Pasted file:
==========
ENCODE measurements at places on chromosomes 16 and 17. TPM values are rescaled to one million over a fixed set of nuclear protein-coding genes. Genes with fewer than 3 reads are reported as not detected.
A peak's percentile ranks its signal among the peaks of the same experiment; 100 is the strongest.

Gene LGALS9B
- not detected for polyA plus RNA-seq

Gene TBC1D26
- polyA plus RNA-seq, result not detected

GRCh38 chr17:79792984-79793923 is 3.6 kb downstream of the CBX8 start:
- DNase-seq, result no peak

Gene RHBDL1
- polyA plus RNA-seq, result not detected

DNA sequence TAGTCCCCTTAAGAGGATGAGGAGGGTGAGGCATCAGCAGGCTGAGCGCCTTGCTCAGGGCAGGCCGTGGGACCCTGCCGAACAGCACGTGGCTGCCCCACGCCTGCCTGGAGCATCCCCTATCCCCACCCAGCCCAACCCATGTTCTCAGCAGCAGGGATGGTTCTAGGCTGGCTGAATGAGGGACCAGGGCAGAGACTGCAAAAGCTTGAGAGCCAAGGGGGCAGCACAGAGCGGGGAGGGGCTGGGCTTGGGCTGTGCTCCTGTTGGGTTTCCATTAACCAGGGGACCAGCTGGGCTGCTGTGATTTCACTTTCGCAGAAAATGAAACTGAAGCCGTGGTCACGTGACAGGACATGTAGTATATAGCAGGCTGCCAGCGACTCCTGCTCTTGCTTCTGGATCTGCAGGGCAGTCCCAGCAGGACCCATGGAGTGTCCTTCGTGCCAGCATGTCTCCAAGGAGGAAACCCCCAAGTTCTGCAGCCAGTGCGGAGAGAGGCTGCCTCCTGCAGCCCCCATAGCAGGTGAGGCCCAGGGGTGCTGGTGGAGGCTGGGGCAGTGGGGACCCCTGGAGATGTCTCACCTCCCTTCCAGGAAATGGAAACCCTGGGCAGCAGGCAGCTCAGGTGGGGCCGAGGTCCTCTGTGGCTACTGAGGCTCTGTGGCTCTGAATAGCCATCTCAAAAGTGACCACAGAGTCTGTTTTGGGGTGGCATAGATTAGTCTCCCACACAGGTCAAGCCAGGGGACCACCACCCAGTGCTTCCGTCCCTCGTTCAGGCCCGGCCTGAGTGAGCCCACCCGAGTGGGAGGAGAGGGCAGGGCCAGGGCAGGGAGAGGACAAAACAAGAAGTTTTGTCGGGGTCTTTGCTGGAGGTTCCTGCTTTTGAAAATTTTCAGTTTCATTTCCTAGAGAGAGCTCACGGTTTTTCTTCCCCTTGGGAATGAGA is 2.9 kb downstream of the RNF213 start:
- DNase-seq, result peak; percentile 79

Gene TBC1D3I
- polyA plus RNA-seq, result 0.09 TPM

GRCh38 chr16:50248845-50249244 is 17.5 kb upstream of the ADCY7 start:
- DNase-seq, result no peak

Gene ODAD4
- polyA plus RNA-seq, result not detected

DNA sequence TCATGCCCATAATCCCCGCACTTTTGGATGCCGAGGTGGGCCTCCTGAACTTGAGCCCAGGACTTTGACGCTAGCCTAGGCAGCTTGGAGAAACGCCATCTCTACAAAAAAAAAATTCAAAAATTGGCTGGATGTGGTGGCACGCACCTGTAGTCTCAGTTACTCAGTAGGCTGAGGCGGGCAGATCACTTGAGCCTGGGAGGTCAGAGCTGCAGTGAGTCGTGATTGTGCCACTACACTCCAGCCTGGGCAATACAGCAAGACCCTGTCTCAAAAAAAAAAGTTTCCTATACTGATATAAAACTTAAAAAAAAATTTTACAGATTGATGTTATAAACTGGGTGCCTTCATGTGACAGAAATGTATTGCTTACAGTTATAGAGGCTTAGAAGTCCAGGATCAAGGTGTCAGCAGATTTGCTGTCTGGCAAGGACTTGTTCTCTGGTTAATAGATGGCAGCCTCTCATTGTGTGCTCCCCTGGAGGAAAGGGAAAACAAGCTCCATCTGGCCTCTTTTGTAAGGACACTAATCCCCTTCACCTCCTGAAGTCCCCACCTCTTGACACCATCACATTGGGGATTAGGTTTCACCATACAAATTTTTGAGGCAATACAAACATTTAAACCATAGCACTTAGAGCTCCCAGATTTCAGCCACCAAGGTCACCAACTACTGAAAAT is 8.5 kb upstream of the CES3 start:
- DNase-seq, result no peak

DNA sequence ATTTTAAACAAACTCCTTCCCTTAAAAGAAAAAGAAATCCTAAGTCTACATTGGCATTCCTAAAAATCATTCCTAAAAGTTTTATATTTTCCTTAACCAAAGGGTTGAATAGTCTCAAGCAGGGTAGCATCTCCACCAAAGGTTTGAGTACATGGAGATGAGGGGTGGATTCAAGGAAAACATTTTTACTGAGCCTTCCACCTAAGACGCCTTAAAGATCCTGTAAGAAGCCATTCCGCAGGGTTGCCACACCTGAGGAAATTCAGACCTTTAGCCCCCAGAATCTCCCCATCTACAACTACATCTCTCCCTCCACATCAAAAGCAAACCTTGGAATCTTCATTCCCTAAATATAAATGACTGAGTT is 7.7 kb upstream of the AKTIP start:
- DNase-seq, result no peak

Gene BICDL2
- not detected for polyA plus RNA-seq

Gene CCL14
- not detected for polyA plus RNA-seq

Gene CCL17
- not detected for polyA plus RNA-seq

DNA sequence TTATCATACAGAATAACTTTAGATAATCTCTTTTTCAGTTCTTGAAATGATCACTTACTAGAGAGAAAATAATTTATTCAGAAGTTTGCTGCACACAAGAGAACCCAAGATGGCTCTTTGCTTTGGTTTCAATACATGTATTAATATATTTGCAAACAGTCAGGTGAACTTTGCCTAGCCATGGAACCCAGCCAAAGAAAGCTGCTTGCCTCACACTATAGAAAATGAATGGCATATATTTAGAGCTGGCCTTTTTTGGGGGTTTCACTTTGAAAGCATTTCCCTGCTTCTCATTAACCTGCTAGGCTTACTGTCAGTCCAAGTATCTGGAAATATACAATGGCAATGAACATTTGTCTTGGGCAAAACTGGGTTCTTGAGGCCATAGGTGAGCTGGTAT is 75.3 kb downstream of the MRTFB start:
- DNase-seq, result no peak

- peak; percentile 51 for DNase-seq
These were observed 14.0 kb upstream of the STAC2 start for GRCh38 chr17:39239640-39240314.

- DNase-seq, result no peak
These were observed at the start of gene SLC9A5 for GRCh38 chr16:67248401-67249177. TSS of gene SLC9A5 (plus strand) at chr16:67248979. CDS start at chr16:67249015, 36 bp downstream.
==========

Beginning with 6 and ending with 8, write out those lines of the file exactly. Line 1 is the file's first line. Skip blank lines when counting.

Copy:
- polyA plus RNA-seq, result not detected

GRCh38 chr17:79792984-79793923 is 3.6 kb downstream of the CBX8 start:
- DNase-seq, result no peak